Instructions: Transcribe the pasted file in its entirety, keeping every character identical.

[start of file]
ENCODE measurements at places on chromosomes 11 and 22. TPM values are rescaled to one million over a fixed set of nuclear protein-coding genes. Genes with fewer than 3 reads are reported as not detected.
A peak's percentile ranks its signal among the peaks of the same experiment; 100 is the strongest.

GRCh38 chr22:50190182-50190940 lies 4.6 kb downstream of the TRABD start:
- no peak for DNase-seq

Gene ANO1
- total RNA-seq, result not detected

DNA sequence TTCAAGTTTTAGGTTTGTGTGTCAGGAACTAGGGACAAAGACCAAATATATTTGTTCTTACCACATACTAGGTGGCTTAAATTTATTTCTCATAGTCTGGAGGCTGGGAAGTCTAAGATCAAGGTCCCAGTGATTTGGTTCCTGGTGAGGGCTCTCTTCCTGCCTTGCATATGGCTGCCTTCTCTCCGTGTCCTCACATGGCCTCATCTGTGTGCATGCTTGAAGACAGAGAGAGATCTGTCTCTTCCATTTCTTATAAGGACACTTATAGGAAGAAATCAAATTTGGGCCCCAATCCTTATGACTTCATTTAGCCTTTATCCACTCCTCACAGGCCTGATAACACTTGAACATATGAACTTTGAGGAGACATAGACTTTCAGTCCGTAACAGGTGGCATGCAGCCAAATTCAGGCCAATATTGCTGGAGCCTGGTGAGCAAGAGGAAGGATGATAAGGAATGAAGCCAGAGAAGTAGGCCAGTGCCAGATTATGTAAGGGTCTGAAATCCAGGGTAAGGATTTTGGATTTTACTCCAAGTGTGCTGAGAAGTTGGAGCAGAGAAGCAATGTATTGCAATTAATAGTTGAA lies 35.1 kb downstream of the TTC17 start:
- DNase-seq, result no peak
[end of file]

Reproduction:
ENCODE measurements at places on chromosomes 11 and 22. TPM values are rescaled to one million over a fixed set of nuclear protein-coding genes. Genes with fewer than 3 reads are reported as not detected.
A peak's percentile ranks its signal among the peaks of the same experiment; 100 is the strongest.

GRCh38 chr22:50190182-50190940 lies 4.6 kb downstream of the TRABD start:
- no peak for DNase-seq

Gene ANO1
- total RNA-seq, result not detected

DNA sequence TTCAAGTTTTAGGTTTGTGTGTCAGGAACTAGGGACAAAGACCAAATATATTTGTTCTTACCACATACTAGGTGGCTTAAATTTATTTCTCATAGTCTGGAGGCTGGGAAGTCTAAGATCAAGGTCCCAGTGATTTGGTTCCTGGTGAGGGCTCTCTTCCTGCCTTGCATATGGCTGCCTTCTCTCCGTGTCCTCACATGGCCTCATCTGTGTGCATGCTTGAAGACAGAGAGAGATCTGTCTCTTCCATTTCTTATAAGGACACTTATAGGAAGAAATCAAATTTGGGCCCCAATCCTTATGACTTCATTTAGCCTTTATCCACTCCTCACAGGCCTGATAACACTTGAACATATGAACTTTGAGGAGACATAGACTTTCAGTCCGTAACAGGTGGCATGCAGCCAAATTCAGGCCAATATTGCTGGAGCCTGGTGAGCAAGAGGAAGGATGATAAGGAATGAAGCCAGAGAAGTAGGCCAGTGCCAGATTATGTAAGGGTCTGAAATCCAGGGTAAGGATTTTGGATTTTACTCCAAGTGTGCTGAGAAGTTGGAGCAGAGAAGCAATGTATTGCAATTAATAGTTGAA lies 35.1 kb downstream of the TTC17 start:
- DNase-seq, result no peak